Contemporary artist painting brings together various techniques of oil, acrylic, watercolour and mixed media, which is a combination of many different mediums. Even well into the 21st century, artist painting remains the most widely used artistic medium in art history. Discover the contemporary painters of KAZoART who choose to use it as a means of expression.
David, Van Eyck, Rembrandt, Vermeer, Ingres, Delacroix, De Vinci, Michelangelo, Raphael, Monet, Manet, Renoir, Turner, Picasso, Morisot, Chagall, Dali, Braque, Gauguin, and Van Gogh are all internationally known and recognised painters. But why and how do their works stand the test of time? Talent is essential but it is not the only deciding factor that ties together art history.
Contemporary painters bring a new vision to art by purposefully disturbing the visual habits of the spectator and refusing to follow the artistic traditions of the time. The painters who will leave their mark will be those who constantly seek to renew themselves, daring to start from scratch and rewrite history.
As part of a movement and style specific to their time (i.e. neo-classical, realist,etc.), contemporary painters sought to revolutionise and redefine genres, through artistic painting. At the same time, they had to be attentive to the social constructs of their time, in the broadest sense of the word, while keeping an enlightened and visionary mind.
Watercolour is undoubtedly the oldest of all and remains the most widely used in the world by artists (used by Leonardo da Vinci, Eugene Delacroix and Albrecht Dürer). It experienced a resurgence in the 19th century thanks to painters such as William Turner, Paul Sisley and Carl Larsson.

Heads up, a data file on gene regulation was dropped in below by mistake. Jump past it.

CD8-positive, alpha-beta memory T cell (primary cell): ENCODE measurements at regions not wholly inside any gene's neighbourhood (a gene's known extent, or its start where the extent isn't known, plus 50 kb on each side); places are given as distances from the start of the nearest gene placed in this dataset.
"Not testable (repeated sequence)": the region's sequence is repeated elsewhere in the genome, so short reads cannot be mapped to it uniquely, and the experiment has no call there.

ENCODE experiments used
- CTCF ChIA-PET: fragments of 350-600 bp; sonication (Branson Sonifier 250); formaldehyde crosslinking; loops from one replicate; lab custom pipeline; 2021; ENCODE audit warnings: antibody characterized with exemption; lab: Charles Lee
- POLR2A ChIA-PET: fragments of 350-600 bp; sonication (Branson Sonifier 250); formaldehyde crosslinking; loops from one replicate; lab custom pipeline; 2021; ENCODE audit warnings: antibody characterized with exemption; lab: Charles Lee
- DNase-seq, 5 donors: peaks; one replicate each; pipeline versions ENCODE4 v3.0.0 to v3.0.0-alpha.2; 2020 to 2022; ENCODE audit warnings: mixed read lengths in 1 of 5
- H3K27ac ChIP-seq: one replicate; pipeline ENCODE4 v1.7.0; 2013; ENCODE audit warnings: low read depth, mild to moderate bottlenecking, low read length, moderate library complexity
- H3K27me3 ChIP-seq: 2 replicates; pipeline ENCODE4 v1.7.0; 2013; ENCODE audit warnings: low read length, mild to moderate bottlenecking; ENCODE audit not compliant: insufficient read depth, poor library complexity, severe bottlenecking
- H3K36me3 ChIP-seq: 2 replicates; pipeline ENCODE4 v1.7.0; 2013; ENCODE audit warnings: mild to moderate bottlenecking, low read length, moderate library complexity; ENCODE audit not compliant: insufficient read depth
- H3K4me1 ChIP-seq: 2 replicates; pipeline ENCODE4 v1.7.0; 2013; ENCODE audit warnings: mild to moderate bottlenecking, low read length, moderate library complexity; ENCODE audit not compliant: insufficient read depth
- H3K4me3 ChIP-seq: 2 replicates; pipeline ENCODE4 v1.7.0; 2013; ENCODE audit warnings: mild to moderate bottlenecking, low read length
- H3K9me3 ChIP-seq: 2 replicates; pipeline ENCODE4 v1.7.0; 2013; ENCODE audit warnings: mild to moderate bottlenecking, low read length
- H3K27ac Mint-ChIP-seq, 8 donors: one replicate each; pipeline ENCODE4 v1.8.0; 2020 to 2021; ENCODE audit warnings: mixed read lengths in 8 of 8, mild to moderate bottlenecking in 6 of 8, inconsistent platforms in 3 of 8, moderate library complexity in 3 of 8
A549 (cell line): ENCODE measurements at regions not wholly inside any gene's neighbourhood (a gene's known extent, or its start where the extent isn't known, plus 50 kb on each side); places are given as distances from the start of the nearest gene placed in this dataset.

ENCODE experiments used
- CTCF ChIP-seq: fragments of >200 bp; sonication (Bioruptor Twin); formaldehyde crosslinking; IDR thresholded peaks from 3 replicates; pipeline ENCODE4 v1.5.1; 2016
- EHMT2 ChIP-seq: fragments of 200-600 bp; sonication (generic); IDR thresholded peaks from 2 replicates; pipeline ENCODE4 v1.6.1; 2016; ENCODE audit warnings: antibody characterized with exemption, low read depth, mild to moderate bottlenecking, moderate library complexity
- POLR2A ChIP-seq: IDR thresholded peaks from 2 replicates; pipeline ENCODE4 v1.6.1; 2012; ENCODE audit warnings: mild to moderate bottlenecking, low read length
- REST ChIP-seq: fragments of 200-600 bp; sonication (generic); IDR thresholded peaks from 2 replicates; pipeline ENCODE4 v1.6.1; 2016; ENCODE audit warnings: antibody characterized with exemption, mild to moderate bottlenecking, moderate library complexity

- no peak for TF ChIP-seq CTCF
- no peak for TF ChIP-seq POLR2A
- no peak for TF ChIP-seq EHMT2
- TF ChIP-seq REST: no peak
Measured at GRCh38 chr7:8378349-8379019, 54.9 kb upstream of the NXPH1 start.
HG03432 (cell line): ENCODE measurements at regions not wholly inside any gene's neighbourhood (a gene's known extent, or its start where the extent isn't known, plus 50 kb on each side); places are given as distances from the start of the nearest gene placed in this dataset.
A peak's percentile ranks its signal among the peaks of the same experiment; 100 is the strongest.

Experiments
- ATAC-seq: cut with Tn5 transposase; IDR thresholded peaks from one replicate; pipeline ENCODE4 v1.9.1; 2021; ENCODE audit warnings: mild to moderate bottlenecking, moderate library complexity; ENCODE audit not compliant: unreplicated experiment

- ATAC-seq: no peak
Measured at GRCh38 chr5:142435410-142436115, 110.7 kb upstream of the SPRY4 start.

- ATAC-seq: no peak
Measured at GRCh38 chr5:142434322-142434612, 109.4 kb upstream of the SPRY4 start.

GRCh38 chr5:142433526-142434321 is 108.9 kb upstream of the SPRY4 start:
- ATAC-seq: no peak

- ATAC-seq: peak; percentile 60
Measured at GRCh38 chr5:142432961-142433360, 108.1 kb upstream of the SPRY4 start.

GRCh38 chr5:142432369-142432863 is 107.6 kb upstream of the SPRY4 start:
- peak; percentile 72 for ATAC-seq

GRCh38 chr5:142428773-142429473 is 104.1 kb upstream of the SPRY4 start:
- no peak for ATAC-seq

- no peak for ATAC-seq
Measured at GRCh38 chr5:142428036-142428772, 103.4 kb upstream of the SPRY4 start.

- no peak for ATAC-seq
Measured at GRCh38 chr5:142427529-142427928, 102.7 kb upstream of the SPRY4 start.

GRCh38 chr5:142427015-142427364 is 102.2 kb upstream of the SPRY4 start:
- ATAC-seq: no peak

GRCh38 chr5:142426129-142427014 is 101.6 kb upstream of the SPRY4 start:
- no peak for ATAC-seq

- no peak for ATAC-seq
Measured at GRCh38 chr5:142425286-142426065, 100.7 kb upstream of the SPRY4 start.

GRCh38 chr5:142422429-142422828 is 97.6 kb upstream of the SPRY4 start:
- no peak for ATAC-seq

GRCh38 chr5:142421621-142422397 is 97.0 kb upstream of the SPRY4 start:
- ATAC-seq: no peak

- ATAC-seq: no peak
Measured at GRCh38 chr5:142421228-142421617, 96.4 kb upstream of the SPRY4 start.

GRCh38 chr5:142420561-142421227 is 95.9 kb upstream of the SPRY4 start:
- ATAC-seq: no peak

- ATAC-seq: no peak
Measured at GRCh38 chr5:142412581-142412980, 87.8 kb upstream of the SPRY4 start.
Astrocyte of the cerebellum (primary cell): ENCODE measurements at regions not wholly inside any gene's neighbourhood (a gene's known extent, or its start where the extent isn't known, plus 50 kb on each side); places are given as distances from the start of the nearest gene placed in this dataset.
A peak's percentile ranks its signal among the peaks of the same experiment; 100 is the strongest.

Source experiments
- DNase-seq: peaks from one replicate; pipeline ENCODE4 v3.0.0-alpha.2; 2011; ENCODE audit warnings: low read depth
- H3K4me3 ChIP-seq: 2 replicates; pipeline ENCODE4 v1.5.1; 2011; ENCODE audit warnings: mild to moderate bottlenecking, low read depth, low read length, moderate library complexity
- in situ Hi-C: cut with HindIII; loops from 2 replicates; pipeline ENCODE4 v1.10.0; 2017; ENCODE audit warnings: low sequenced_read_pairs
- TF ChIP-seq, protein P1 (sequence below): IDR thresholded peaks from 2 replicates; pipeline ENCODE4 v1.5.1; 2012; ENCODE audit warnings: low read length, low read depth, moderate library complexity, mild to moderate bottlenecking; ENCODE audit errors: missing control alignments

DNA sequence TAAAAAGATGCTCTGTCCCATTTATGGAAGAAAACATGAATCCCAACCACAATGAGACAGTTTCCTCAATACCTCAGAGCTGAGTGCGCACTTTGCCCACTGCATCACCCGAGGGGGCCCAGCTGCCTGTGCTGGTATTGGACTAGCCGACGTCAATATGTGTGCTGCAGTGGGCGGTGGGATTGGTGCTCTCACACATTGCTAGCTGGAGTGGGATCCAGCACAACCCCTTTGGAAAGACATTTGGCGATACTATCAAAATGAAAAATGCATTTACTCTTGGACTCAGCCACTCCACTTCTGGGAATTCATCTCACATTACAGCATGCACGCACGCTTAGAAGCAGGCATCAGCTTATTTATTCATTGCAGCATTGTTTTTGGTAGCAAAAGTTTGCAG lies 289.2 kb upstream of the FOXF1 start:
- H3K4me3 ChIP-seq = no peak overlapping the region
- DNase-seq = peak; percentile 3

Oil painting is long considered to be the noblest of techniques when it comes to artist painting, and was widely used from the Renaissance to the present day, crossing periods and movements (realistic, impressionist, romantic, cubist, surrealist).
Acrylic paint appeared in the 20th century and changed contemporary painting as we know it due to its ability to dry rapidly and the wide range of colours in which it was available. It was a great success with the Pop-Art artists and gradually replaced the oil technique.
Whatever the technique used, the canvas remains contemporary painters’ preferred medium, even though fresco paintings stayed in style until the 20th century. It is precisely in the 20th century that famous contemporary painters who were part of the cubists, dadaists, surrealists, etc. began mixing techniques and gradually abandoned the canvas in favour of other mediums (wood, paper, metal, objects, etc.).
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